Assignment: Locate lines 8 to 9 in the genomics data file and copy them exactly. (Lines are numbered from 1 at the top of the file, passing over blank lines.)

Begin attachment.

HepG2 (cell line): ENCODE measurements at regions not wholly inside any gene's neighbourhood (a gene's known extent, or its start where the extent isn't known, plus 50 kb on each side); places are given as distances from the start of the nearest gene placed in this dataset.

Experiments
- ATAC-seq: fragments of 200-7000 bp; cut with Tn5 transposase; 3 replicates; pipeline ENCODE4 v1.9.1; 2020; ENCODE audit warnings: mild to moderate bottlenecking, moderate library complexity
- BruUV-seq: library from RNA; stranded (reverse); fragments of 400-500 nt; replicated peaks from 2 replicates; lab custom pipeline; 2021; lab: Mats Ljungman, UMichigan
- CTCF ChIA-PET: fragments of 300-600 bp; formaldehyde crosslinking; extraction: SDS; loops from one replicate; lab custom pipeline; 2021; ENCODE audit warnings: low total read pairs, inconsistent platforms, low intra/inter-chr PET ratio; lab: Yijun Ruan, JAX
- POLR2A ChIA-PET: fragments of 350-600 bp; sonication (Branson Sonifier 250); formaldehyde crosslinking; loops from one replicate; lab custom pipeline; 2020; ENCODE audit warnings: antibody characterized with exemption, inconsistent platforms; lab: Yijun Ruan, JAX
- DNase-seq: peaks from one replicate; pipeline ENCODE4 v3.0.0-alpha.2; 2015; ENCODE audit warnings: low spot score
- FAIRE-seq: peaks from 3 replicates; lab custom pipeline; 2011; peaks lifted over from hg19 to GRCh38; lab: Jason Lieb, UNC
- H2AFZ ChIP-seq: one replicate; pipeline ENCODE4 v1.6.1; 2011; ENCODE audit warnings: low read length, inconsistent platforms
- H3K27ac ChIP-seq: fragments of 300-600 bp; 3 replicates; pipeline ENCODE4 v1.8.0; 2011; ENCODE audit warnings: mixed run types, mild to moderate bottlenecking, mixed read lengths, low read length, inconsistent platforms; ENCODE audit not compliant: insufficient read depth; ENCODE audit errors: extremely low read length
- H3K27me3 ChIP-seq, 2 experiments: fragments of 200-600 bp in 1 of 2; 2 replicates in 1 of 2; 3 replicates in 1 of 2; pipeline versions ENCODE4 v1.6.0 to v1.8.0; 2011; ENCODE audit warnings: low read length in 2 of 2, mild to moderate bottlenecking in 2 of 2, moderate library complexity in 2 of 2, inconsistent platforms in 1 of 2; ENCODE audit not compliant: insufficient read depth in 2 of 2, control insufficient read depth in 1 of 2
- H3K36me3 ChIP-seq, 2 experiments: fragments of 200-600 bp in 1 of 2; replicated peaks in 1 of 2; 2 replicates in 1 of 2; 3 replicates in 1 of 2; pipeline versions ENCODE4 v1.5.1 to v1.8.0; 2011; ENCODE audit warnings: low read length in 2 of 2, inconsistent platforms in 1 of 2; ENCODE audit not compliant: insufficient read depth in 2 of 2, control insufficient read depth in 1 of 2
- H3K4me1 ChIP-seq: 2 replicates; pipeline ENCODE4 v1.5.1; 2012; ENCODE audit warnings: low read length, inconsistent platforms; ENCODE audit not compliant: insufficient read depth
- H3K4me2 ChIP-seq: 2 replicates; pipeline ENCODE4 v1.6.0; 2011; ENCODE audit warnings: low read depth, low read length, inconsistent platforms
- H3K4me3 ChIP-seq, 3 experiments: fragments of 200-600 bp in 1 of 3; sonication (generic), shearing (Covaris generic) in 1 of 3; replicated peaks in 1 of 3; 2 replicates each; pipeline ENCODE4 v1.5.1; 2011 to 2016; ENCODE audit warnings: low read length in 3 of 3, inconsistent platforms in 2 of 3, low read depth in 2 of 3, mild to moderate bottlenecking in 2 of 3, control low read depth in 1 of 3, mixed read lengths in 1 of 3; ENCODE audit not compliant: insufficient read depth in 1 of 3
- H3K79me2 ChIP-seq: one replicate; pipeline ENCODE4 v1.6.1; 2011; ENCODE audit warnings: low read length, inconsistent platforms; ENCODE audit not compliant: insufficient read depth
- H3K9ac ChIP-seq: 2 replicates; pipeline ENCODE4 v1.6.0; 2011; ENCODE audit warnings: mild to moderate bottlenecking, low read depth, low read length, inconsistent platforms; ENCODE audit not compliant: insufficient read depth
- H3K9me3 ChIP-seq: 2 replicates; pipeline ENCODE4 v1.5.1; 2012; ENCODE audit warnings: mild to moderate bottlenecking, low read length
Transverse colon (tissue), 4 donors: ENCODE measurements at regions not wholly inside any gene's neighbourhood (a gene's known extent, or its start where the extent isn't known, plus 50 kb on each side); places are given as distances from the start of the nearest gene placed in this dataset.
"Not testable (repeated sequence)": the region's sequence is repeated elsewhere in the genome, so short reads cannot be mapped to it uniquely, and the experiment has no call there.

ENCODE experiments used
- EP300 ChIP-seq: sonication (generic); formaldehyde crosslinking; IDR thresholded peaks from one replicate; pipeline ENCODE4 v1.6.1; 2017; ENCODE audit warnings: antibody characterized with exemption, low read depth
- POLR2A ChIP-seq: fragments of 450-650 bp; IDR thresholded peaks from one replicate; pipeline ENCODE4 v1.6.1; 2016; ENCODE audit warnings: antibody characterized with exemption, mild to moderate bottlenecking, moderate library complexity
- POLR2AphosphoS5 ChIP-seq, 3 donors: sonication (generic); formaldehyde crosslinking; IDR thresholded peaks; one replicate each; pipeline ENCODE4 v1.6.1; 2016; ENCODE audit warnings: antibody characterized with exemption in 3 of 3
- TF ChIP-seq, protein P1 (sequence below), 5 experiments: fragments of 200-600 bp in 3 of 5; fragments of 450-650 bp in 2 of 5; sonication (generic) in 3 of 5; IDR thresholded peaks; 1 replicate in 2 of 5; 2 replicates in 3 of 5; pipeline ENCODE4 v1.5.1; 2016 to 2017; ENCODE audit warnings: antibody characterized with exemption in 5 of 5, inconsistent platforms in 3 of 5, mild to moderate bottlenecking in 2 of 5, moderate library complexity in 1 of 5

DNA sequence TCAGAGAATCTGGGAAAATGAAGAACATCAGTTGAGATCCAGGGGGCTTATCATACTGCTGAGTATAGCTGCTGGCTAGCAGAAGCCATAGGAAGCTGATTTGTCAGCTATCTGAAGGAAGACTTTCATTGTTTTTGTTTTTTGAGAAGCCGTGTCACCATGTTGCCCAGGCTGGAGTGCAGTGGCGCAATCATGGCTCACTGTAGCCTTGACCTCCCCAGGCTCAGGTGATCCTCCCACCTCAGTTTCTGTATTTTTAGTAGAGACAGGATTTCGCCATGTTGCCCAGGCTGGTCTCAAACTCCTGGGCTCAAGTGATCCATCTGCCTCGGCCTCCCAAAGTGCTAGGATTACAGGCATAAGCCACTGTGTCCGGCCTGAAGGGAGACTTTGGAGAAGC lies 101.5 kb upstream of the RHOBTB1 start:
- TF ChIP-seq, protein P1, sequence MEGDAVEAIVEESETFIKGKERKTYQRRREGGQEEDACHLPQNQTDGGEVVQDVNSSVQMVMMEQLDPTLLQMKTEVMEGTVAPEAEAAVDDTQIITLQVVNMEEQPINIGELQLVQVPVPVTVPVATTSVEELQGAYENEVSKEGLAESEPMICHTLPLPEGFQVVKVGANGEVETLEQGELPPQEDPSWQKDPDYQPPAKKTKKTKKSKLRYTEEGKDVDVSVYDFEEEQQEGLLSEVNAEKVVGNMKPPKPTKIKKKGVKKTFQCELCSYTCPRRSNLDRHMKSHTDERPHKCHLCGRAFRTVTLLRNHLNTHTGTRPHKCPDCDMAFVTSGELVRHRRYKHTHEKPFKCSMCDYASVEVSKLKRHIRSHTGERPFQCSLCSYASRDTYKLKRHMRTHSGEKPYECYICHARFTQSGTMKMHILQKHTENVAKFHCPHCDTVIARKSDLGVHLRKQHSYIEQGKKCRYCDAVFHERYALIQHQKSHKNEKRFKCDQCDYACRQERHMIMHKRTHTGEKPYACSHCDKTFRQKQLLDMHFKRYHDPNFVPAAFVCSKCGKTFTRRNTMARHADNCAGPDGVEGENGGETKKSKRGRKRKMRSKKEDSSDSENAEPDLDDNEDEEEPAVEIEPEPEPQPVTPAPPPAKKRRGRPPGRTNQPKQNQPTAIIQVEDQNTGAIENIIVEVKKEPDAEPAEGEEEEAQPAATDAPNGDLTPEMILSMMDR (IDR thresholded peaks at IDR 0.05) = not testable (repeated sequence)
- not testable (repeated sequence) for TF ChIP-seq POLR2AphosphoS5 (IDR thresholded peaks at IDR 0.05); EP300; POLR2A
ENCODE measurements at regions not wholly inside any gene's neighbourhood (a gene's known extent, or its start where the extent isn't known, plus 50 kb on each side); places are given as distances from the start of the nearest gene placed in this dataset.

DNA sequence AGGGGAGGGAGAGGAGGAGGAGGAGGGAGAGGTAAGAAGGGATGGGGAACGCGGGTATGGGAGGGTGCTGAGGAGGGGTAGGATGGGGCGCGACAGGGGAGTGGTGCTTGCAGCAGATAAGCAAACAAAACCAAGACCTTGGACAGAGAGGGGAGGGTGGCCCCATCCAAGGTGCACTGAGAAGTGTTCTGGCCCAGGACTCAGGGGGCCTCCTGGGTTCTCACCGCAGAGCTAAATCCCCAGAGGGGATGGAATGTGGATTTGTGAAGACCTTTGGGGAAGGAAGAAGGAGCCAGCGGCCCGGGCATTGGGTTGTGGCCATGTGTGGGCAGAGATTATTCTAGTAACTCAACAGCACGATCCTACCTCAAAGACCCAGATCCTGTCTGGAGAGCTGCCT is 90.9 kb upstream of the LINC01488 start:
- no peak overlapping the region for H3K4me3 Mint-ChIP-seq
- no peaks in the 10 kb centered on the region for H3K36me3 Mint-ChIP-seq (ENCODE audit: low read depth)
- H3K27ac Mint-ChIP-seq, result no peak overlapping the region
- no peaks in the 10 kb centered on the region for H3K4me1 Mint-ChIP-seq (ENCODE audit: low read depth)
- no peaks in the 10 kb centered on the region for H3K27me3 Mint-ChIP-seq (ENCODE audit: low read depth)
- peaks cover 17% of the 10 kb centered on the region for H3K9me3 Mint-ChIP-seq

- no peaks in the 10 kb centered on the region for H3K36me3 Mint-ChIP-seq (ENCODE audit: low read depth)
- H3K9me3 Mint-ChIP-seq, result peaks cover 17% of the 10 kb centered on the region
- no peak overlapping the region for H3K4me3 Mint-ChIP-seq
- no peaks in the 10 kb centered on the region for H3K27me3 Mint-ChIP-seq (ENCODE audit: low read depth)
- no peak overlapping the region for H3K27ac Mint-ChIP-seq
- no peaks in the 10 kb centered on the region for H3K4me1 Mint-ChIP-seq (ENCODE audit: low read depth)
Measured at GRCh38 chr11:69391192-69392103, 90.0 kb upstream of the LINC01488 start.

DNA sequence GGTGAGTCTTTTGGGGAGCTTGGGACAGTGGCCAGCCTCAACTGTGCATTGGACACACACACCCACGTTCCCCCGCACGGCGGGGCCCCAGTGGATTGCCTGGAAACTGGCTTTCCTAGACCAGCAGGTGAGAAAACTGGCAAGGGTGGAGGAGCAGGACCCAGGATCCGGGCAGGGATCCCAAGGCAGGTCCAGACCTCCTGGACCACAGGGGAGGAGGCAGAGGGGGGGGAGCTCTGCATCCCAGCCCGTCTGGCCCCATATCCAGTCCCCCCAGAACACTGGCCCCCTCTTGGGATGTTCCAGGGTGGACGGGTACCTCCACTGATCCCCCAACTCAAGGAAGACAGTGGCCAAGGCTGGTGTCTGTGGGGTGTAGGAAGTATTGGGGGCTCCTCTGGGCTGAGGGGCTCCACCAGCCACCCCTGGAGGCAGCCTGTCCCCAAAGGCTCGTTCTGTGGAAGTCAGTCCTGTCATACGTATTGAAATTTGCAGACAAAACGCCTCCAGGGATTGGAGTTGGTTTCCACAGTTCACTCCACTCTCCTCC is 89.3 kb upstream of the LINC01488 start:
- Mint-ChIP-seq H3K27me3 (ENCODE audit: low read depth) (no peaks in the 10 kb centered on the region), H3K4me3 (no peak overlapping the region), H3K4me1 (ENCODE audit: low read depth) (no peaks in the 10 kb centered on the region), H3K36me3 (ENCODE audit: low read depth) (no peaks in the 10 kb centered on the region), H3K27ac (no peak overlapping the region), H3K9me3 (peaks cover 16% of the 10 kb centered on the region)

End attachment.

- FAIRE-seq: peaks from 3 replicates; lab custom pipeline; 2011; peaks lifted over from hg19 to GRCh38; lab: Jason Lieb, UNC
- H2AFZ ChIP-seq: one replicate; pipeline ENCODE4 v1.6.1; 2011; ENCODE audit warnings: low read length, inconsistent platforms